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ATtiny85 Mario Challenge!

The ATtiny85 microcontroller is a capable but compact AVR. However with only 8K of program memory, 512 bytes of EEPROM, 512 of SRAM and only 8 pins (3 of which are dedicated to the usual suspects of Vcc, GND and RESET), it best suited to performing tasks where memory demands are not large, and only a few pins are required for interfacing.

Sounds boring! Can we push one the capabilities of the ATtiny85 and play a version of Mario on it? Can we add music? How about sound effects playing at the same time? Can we maneuver Mario around a fully horizontally scrolling level? How about infinite procedural level generation on the fly? Can we squish it all into the ATtiny85? Now that sounds like a fun challenge! Sometimes self-imposed constraints can be fun, so I came up with some loose rules for this project:
Use only the ATtiny85 as a microcontroller - no offloading the heavy lifting to other chips!
Though perhaps using other ICs to expand the GPIO pins might be acceptable (i.e. the PCF8574 or PCF8574a, I’ve opted to consider that cheating! 😊
Creative use of GPIO pins to maximise functionality strongly encouraged
Cram as many features into 8K of program memory and 512 of SRAM as possible!
The aim here is to learn about the ATtiny85 chip and do something fun with it. If I wanted a proper Mario clone I could use a Raspberry Pi, an STM32 or even an ESP32 emulator - but where would be the fun in that?!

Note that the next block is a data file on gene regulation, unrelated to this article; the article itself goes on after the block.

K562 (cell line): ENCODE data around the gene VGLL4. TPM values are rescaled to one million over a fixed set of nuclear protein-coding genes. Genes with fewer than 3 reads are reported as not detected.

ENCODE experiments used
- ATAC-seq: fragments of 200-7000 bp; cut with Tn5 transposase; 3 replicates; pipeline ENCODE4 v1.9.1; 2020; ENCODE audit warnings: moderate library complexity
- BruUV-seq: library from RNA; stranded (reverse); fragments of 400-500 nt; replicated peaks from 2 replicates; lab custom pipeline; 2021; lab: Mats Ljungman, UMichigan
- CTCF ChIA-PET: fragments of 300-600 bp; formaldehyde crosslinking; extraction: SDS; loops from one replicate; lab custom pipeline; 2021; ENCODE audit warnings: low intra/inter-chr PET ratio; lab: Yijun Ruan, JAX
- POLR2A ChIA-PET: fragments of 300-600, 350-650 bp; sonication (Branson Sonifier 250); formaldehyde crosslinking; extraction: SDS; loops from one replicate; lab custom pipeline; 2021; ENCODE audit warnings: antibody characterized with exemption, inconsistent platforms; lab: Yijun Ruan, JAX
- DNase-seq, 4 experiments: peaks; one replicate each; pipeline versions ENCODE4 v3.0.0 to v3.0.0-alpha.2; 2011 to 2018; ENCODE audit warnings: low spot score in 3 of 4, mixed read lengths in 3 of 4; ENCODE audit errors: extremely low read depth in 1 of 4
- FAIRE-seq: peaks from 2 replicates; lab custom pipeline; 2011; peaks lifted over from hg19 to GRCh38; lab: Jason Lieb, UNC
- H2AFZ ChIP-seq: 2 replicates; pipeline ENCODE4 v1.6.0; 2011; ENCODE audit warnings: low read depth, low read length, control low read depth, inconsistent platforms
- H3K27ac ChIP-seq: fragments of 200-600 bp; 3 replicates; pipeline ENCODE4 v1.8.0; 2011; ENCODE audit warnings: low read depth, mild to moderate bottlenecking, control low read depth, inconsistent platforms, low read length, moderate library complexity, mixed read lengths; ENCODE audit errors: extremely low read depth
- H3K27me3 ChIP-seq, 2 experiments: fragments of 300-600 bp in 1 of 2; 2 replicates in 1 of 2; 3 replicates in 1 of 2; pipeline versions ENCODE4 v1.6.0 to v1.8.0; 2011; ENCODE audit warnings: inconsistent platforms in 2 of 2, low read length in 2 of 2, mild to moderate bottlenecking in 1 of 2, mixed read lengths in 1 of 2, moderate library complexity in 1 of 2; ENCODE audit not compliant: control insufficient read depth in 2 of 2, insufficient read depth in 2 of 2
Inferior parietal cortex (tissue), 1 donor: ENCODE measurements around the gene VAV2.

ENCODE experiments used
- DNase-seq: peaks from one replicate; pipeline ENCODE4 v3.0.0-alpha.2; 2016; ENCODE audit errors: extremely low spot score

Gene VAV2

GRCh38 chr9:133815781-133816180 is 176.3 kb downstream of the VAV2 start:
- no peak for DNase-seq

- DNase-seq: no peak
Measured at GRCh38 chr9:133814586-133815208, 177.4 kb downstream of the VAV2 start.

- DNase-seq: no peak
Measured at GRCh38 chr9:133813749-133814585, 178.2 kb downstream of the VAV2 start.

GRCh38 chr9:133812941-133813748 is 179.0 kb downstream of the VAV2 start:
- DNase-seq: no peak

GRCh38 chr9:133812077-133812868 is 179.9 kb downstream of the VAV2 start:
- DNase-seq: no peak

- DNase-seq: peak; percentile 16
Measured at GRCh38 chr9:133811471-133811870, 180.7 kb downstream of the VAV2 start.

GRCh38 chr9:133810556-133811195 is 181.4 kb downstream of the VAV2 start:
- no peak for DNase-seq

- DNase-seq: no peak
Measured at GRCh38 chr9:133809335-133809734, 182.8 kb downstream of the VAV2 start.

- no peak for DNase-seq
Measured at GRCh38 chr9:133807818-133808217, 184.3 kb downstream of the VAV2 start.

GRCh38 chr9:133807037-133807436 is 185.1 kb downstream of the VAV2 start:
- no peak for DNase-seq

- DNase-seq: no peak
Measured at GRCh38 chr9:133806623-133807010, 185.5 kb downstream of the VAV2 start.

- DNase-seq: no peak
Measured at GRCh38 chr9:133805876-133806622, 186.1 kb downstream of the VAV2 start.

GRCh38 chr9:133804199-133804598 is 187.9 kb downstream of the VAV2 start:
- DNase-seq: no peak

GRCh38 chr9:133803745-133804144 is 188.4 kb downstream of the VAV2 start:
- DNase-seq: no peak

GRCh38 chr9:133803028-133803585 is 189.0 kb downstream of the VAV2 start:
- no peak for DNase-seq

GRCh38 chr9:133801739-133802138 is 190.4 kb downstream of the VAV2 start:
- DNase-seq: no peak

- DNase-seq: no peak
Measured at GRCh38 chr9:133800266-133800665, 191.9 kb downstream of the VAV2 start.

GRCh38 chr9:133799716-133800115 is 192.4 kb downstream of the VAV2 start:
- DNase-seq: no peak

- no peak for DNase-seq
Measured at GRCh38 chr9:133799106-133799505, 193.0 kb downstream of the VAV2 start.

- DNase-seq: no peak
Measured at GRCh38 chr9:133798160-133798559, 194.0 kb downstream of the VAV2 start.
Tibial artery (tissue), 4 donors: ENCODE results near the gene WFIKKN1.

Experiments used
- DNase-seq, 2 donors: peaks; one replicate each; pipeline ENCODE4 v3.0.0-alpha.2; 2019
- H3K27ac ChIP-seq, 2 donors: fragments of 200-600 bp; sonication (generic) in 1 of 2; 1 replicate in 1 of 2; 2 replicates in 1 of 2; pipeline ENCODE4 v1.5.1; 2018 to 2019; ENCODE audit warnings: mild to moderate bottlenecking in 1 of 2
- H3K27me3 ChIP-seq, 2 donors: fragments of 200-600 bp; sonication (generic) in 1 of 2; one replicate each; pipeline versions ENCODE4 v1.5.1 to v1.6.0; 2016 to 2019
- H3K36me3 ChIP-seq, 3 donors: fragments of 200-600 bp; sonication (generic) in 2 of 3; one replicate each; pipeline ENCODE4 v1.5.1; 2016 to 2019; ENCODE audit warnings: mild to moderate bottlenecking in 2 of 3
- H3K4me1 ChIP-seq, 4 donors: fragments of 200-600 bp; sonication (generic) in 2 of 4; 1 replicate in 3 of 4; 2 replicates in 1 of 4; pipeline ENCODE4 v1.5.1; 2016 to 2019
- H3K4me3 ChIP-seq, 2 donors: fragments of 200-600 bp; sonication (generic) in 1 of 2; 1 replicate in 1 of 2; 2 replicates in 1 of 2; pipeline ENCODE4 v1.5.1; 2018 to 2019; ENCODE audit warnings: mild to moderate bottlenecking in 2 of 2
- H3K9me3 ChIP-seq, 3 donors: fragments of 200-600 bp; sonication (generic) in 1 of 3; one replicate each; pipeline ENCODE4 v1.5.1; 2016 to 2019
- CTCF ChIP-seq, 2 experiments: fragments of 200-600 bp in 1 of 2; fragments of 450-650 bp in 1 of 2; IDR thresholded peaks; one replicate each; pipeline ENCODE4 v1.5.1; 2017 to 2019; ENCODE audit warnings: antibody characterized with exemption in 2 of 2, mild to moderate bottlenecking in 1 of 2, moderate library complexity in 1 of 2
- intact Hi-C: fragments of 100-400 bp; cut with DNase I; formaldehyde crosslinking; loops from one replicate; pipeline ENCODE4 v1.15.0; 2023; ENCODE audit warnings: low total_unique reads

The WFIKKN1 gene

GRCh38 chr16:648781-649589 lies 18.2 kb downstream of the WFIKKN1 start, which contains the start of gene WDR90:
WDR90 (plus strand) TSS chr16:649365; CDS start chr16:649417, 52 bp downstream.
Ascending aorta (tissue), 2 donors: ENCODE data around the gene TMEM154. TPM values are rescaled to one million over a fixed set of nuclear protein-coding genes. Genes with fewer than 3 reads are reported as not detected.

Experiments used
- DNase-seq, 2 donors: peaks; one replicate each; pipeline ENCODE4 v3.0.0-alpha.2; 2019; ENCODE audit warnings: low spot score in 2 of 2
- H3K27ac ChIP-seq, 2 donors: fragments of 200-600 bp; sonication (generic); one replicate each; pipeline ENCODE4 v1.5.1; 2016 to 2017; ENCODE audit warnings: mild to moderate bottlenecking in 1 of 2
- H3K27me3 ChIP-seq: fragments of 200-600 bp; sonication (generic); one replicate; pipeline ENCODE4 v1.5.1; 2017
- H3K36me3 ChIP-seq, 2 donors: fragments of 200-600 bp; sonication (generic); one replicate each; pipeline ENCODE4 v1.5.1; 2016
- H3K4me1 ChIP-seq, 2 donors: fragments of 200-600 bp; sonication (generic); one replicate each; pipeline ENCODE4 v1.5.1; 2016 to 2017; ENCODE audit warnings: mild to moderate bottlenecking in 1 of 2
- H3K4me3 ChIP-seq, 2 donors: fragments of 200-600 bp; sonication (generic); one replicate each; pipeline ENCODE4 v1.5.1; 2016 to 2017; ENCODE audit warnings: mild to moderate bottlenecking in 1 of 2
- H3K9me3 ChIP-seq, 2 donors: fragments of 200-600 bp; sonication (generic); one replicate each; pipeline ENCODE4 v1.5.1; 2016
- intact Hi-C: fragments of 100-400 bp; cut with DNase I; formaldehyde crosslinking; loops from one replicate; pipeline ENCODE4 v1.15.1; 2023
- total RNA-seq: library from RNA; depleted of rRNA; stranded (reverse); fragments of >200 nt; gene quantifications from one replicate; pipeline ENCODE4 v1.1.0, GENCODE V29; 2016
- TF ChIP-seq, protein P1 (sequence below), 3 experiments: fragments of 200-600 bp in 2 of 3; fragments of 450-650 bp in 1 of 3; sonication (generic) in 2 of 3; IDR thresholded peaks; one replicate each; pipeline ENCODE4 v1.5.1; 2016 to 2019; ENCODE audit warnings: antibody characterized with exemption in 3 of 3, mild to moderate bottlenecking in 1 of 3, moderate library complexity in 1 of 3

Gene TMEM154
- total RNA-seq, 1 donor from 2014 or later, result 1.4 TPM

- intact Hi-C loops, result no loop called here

Some of the features I ended up implementing that might be of general interest are:
Two OLED 128x64 screens and graphics.
3 button input on a single pin, with deconvolution of button combinations (Twice = 6 digital GPIOs on 2 pins).
Dual tone music and sound effects by hacking 8-bit Timer0 for additional tone functionality
Horizontal scrolling and procedural level generation (ad infinitum)
Internal clocking of ATtiny85 at 16 MHz without external crystal.
I’ve had a few ATtiny85s knocking around my workbench for a while and I decided I finally wanted to do “something” with them. I also found myself in possession of an OLED screen, namely an I2C SSD1306 128x64 screen. They are cute and only have 1 bit colour, i.e. dark or a light blue.”

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